The National Lawyers Association takes the position that there is a legal connection or relationship between the Declaration and the Constitution based, in part, on the following:
A. Our Founding Fathers intended for the Declaration to be thefoundation for the Government that was being established.
B. The language in the Declaration of Independence itself makes it clear that it is to be a vital and necessary part of the government.
C. The language in the Constitution acknowledges its legal connection or relationship with the Declaration.
D. The Declaration has been referenced by various federal courts in hundreds of decisions including several decisions by the United States Supreme Court.
E. Legislation by Congress admitting states into the union acknowledges and confirms that the principles set forth in the Declaration constitute the foundation of the government of America.
The National Lawyers Association takes the position that the practical effect of the legal connection or relationship between the Declaration and the Constitution is that the Constitution is to be interpreted in the light of the principles set forth in the Declaration.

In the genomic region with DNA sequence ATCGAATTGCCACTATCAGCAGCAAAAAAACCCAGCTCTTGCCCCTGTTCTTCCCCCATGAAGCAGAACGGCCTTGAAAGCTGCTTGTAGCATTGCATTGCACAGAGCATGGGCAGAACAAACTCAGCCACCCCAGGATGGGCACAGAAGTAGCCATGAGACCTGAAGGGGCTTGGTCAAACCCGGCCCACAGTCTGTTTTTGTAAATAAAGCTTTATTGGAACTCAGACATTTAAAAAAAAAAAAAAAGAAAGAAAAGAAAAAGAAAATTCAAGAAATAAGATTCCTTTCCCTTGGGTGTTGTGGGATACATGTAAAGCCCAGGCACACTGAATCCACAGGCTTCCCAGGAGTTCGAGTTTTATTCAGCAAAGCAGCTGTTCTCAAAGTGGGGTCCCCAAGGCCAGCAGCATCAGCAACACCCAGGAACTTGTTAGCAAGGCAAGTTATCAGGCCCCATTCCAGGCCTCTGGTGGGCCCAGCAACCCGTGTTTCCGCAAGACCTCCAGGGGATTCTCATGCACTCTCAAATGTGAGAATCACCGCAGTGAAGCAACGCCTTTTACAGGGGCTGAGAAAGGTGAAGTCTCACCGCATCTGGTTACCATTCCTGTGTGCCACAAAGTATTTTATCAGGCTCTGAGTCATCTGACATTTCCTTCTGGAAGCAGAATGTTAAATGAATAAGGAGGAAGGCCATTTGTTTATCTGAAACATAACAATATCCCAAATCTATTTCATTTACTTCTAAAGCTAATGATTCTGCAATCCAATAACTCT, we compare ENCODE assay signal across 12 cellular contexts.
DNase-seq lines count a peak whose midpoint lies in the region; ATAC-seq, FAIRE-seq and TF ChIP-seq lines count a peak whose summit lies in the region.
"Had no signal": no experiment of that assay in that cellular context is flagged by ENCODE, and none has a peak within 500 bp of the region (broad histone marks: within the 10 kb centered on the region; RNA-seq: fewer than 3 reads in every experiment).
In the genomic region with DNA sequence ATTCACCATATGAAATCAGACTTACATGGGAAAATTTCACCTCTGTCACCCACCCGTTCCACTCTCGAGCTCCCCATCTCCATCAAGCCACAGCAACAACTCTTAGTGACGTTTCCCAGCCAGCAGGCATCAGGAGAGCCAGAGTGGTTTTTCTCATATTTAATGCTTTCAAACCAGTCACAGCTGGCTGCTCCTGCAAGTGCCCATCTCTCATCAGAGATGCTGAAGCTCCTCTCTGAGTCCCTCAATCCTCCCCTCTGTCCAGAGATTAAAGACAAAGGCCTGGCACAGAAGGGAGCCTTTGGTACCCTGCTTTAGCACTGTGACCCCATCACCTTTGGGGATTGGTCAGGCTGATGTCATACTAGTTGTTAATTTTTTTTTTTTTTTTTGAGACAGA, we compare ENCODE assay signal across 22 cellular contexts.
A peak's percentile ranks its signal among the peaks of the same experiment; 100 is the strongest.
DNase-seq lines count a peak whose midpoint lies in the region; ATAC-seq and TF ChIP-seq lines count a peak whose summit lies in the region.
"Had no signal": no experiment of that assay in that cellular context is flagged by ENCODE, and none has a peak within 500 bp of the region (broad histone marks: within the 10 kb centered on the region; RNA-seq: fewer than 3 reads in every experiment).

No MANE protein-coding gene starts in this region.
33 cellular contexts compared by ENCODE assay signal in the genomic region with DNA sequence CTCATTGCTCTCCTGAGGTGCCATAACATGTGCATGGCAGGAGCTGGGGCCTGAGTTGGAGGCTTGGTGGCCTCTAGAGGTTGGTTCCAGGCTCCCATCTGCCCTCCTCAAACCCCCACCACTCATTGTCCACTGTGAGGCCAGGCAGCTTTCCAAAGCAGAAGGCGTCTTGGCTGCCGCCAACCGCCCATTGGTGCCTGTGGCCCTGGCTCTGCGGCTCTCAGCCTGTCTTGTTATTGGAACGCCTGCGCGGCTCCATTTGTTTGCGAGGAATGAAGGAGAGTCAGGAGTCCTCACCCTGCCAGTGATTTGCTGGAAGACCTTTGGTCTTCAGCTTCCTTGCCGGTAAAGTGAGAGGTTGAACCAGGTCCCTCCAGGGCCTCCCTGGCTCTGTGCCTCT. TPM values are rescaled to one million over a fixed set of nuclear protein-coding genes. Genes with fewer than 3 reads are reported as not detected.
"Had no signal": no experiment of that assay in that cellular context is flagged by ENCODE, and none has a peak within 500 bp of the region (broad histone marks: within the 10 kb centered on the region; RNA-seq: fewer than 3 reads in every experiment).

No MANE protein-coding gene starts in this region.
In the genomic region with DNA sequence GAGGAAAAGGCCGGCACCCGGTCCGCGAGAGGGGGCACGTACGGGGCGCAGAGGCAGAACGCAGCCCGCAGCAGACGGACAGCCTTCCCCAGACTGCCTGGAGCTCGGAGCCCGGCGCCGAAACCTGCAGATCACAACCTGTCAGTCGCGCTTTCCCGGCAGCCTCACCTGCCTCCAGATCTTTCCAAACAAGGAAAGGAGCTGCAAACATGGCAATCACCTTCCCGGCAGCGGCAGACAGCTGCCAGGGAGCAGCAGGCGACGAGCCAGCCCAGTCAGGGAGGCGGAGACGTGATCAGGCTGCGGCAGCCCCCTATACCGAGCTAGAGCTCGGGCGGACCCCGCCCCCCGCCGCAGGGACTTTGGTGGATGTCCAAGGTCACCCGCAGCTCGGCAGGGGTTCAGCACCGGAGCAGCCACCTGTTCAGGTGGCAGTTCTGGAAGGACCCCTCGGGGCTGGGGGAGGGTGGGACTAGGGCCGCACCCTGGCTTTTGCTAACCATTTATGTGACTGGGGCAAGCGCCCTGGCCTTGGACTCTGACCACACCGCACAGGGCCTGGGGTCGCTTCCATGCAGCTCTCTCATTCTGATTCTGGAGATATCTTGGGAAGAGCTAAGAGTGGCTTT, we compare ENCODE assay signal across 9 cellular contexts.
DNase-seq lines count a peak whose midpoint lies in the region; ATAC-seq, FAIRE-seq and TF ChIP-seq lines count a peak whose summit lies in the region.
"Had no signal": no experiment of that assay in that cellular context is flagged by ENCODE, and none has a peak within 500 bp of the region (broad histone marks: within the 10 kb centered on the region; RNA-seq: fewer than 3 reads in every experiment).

A. The United States Code Annotated treats the Declaration as a part of the organic law of the government of the United States of America.
1. The Preface to the United States Code - Annotated states that "this code is the official restatement in convenient form of the general and permanent laws of the United States in force December 7, 1925...." The Preface also states that there is also contained therein a copy of the Declaration of Independence, the Articles of Confederation, the Ordinance of 1787 and the Constitution with Amendments.

The Preamble introduces and explains the purpose of The U.S. Constitution, and links it to The Declaration of Independence:

We the people of the United States, in order to form a more perfect union, establish justice...and secure the blessings of liberty to ourselves and our posterity...."

11 posted on 02/13/2004 7:30:00 PM PST by Federalist 78
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To: Federalist 78
Thanks for the information-- there was quite a heated discussion a few weeks ago about whether the Declaration of Independence was even in the US code. A terrific freeper went to the library in a snow storm to help verify that this was true and your information is another confirmation of that fact.